Nissan has heralded the GT-R’s 2017 update as its biggest yet, but its focus has been primarily on improving the R35’s refinement and day-to-day useability – making it a little more ‘GT’ and a little less ‘R’.
The latter role will be filled by the forthcoming GT-R NISMO, due to land in February 2017, but if you still want your GT-R to be a hardcore performance car and don’t have $299K, Nissan now has you covered with the Track Edition.
Not to be confused with the HSV of the same name, the Track Edition shares the same 419kW/632Nm 3.8-litre twin-turbo V6 as the ‘regular’ GT-R but scores a black and red interior treatment and carbon fibre rear spoiler from the superseded Black Edition and a number of chassis upgrades from its hardcore NISMO twin.
This begins with the bodyshell, an adhesive applied to the spot welds to increase body rigidity, which allows the suspension to work more precisely under high loads.
The suspension is lifted directly from the NISMO, with new springs, dampers, anti-roll bars and upper links, while wider front guards allow the lightweight forged RAYS aluminium wheels to be a half-inch wider at the front (now 20 x 10-inch; rears remain 20 x 10.5-inch). These contribute to a 5kg weight drop and 10mm of extra front track.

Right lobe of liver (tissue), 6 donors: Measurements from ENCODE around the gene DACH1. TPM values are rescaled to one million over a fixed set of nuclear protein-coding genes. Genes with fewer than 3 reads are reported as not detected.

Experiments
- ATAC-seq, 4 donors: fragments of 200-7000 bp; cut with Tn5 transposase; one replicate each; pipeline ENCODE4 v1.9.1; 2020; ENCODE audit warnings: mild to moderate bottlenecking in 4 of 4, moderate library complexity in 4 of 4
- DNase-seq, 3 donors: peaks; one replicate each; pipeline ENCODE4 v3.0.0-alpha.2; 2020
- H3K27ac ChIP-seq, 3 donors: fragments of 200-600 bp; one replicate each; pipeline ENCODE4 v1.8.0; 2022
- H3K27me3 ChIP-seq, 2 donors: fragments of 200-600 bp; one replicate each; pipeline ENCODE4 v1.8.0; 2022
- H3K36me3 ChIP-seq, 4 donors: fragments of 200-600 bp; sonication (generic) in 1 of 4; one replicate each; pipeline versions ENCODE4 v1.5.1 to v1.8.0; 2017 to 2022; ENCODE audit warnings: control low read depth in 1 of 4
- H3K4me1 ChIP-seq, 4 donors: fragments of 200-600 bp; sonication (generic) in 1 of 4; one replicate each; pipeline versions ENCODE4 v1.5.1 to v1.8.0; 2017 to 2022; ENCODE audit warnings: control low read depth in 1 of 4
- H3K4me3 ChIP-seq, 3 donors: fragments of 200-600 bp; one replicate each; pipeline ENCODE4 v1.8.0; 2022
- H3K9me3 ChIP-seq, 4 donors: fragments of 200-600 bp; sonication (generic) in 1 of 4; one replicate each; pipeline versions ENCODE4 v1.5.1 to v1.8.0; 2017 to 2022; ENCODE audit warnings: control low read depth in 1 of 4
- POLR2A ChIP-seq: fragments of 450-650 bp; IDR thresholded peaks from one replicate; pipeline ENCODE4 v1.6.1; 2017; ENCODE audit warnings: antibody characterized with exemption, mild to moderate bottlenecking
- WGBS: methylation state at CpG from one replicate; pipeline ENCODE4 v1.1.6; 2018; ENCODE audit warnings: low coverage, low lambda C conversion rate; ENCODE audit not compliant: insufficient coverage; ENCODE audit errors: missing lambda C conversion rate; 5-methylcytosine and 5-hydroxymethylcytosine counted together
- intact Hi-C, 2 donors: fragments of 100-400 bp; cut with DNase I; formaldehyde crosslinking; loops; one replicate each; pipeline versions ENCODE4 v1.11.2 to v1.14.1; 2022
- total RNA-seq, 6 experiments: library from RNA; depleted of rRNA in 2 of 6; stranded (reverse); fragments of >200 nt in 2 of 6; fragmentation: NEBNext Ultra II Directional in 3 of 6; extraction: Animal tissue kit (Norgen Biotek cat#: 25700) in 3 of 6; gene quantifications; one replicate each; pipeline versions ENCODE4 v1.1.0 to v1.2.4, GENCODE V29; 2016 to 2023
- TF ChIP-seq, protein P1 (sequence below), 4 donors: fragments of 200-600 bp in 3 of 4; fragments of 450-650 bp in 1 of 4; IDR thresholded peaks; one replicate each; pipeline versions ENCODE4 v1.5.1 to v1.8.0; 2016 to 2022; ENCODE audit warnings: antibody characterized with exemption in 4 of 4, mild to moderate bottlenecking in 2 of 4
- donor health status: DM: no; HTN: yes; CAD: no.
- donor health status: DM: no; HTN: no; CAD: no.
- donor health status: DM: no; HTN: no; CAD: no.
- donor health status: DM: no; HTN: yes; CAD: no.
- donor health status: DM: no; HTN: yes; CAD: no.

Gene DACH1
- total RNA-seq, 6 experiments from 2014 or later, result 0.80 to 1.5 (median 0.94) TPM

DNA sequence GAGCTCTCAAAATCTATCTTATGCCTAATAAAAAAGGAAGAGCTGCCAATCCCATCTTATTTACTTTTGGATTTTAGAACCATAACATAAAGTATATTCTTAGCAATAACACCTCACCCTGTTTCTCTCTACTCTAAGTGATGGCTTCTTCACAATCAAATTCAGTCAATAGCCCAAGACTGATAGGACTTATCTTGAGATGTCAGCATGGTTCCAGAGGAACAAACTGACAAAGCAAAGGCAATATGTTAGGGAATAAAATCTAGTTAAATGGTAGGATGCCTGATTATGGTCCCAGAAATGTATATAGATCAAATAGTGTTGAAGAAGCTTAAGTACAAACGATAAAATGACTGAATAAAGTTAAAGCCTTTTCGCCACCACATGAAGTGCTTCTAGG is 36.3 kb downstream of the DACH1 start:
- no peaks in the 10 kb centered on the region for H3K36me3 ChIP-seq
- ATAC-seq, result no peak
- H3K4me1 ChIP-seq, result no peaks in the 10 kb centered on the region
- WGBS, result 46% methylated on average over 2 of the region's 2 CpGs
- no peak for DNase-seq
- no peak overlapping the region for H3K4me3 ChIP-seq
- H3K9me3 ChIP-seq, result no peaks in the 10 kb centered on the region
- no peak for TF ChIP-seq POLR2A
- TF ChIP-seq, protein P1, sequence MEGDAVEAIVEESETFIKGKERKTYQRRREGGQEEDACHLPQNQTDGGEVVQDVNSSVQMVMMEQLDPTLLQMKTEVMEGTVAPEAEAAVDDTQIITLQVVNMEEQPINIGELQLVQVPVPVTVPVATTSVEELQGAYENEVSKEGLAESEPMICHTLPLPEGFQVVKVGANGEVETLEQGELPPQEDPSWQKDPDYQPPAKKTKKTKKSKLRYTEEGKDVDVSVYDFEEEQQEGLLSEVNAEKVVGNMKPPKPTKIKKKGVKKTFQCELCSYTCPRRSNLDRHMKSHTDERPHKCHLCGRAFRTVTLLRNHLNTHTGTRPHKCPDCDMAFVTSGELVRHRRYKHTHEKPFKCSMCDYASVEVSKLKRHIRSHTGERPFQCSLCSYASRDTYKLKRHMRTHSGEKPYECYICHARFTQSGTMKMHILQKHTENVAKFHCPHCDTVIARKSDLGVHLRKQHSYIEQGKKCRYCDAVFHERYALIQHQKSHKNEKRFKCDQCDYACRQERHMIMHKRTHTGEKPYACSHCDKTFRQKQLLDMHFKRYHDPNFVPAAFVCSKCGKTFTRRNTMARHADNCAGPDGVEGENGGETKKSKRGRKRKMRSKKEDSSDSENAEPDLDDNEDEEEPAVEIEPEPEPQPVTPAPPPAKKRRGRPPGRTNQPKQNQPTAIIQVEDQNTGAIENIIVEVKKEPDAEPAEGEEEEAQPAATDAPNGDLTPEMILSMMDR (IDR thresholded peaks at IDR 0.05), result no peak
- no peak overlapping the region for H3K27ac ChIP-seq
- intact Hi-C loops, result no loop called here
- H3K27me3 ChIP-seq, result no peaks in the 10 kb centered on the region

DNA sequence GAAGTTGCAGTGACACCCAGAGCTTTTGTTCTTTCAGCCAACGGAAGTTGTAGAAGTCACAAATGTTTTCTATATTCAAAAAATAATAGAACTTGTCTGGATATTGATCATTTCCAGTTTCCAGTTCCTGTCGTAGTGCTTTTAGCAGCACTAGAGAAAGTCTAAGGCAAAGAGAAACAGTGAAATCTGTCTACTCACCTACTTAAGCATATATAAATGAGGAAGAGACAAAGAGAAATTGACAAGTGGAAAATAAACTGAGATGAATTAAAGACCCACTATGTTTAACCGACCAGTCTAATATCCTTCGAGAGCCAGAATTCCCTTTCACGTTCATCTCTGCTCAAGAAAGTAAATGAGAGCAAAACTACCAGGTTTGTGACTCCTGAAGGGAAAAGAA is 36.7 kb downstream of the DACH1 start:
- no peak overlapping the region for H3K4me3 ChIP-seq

Relatively small modifications given the substantial $28,000 price increase, but the impact on the driving experience is marked. Our time behind the wheel is limited to a handful of laps at Phillip Island, but this is arguably the appropriate venue to appreciate the effect of the Track Edition tweaks.
Instantly, the front end feels much more positive, to the point that we’re warned against turning too sharply until the tyres are up to temperature, lest we disappear backwards off the track.
Whereas the standard GT-R can feel its weight and require some patience on track, the Track Edition seems to dig further into the tarmac, feeling sharper in slow corners and more stable in fast ones. And of course in a straight line it still borders on unhinged.
What effect this stiffer suspension setup has on the GT-R’s ride and road manners remains to be seen, but the significant 2017 interior update, with its heavily revised infotainment system, new steering wheel and plusher materials makes this new Godzilla a more habitable place.
As the name suggests, the Track Edition upgrades are aimed at improving circuit performance, so if you’re only an occasional track day attendee they are possibly of marginal relevance, however if you regularly venture beyond the pit wall, this could be an ideal compromise between the regular GT-R and the hardcore NISMO.
4.0 OUT OF 5 STARS
LIKE: Sharper suspension setup; carbon wing
DISLIKE: Lots of money; haven’t driven it on road yet
Engine: 3799cc V6, DOHC, 24v, twin-turbo
Power: 419kW @ 6800rpm
Torque: 632Nm @ 3300rpm |
0-100km/h: 2.7sec (claimed)
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